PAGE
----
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Pepe v. Walsh

June 13, 2008

VINCENT PEPE, PETITIONER,
v.
JAMES WALSH, RESPONDENT.



MEMORANDUM-DECISION AND ORDER

MEMORANDUM-DECISION AND ORDER

A. Background

Petitioner, Vincent Pepe, by and through his attorneys of record, commenced this action on July 19, 2004, by filing a Petition for Writ of Habeas Corpus. (Docket No. 1). Petitioner challenges the constitutionality of his 1995 conviction in a New York State court on four counts of Second Degree Murder, one count of Third Degree Criminal Possession of a Weapon, one count of Second Degree Criminal Possession of a Weapon, two counts of First Degree Robbery, and Third Degree Arson. Respondent filed submissions in opposition on January 21, 2005. (Docket Nos. 13, 14).

In his first claim for habeas corpus relief, Petitioner contends that was denied the effective assistance of counsel in violation of his rights under the Sixth Amendment. Specifically, Petitioner claims that he was represented by Attorneys George F. Aney and Joseph Hobika, Jr. during the initial stage of the police investigation in October 1993 until his arraignment in March 1994. Petitioner argues that Attorneys Aney and Hobika were operating under a conflict of interest during this period, as they were simultaneously representing other targets of the police investigation and potential government witnesses before the grand jury.

Petitioner claims that these conflicts of interest tainted the pre-trial and post-trial proceedings, causing the allegedly erroneous admission of prejudicial evidence. Petitioner further suggests that Attorneys Aney and Hobika may have improperly revealed confidential information obtained from Petitioner during the course of their representation.

In addition, Petitioner asserts that his trial attorney, Kenneth Ray, Esq., was unconstitutionally ineffective because he failed to adequately address the conflict of interest issue and its potential impact on Petitioner's trial. Although not specifically identified in the Petition as a separate claim for habeas relief, Petitioner's supporting papers make clear his intention to assert a claim for ineffective assistance of trial counsel with respect to Attorney Ray.*fn1

B. Procedural History

This case was referred to the undersigned on August 9, 2007, by the Honorable Norman A. Mordue, Chief United States District Judge, for further proceedings and, ultimately, for the issuance of a report and recommendation pursuant to 28 U.S.C. § 636(b)(1)(A) and (B). (Docket No. 19).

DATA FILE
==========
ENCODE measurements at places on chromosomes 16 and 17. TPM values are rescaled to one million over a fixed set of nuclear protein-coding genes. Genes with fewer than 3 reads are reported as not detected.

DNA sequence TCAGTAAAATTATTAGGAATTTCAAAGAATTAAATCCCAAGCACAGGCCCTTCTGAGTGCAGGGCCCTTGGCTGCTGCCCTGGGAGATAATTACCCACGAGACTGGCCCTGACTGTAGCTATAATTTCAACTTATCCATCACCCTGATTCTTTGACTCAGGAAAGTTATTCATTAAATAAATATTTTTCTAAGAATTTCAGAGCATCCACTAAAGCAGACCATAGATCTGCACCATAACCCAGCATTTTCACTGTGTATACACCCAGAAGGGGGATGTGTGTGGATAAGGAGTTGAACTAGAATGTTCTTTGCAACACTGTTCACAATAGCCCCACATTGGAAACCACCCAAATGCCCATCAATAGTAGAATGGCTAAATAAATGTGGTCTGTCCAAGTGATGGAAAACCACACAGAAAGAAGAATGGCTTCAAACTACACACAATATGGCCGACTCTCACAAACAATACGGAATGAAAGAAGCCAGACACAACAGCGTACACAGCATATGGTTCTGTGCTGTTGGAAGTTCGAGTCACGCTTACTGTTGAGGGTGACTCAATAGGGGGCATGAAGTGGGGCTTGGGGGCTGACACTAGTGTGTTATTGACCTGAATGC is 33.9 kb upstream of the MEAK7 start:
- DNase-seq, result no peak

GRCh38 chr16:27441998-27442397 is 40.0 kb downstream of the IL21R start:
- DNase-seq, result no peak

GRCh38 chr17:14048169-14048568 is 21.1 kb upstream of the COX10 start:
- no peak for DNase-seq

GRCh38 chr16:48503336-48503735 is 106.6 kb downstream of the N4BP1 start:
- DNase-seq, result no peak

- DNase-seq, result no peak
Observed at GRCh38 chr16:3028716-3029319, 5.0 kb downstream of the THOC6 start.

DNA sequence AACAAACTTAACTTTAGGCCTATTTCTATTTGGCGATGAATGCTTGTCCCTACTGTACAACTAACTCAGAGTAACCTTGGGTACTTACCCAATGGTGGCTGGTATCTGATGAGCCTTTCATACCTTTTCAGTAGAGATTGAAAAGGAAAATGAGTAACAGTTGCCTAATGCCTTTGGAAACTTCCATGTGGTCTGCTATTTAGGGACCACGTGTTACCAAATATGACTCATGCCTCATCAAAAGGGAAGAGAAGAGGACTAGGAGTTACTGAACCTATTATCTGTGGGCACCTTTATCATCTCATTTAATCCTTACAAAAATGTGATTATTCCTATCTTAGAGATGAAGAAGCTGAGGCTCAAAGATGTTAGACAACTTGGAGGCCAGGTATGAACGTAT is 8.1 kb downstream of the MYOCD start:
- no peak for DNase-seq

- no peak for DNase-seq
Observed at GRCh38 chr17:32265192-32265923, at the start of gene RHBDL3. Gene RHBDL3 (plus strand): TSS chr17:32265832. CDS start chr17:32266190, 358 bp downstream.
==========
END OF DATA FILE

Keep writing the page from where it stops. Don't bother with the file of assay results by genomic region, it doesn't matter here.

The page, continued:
On October 12, 2007, this Court issued an Order (Docket No. 20) directing counsel to address the following three questions: (1) whether Petitioner's ineffective assistance of counsel claims were exhausted and/or procedurally barred; (2) whether a "Sparman hearing" is necessary to afford Attorneys Aney and Hobika an opportunity to address the factual allegations underlying Petitioner's claim; and (3) whether a Sparman hearing should be held to permit Attorney Ray an opportunity to explain his allegedly deficient performance in failing to adequate raise and address the conflict of interest issue.

Petitioner filed a memorandum of law in response to this Court's Order on January 16, 2008. (Docket No. 24). Respondent submitted a memorandum of law and affidavit addressing the questions set forth in this Court's Order on April 28, 2008. (Docket Nos. 27, 28). Petitioner filed a letter brief in reply on May 20, 2008. (Docket No. 30). Respondent filed a letter brief on May 28, 2008. (Docket No. 31).

Respondent concedes that Petitioner properly exhausted the ineffective assistance of counsel claims and further acknowledges that the claims are not procedurally barred and may be reviewed by this Court on the merits under the applicable AEDPA standard of review. (Docket No. 27, at pp. 8, 11). As such, this Court must now determine whether a Sparman hearing should be held with respect to the claims involving Attorneys Aney/Hobika and the claim concerning Attorney Ray. For the following reasons, this Court finds that such a hearing is both necessary and appropriate as to both claims.

C. Sparman Hearing (Aney & Hobika)

In Sparman v. Edwards, the United States Court of Appeals for the Second Circuit held that "a district court facing the question of constitutional ineffectiveness of counsel should, except in highly unusual circumstances, offer the assertedly ineffective attorney an opportunity to be heard and to present evidence, in the form of live testimony, affidavits, or briefs." Sparman v. Edwards, 154 F.3d 51, 52 (2d Cir.1998).

In the present case, Respondent contends that a Sparman hearing is unnecessary for three principal reasons. First, Respondent argues that the state court's determinations with respect to Petitioner's ineffective assistance of counsel claims survive AEDPA review as a matter of law, rendering a further hearing unnecessary. Second, Respondent asserts that Petitioner is not entitled to an evidentiary hearing pursuant to 28 U.S.C. § 2254 (e)(2) because he failed to develop the factual basis of his claims in the state courts. Third, Respondent suggests that, even assuming further evidence is necessary, any such evidence can and should be provided via affidavits and further briefs, rather than an evidentiary hearing involving live testimony.

1. State Court Determination

It is well-settled that "[t]he right to counsel under the Sixth Amendment entails 'a correlative right to representation that is free from conflicts of interest.'" United States v. Levy, 25 F.3d 146, 152 (2d Cir.1994) (quoting Wood v. Georgia, 450 U.S. 261, 271, 101 S.Ct. 1097, 67 L.Ed.2d 220 ...


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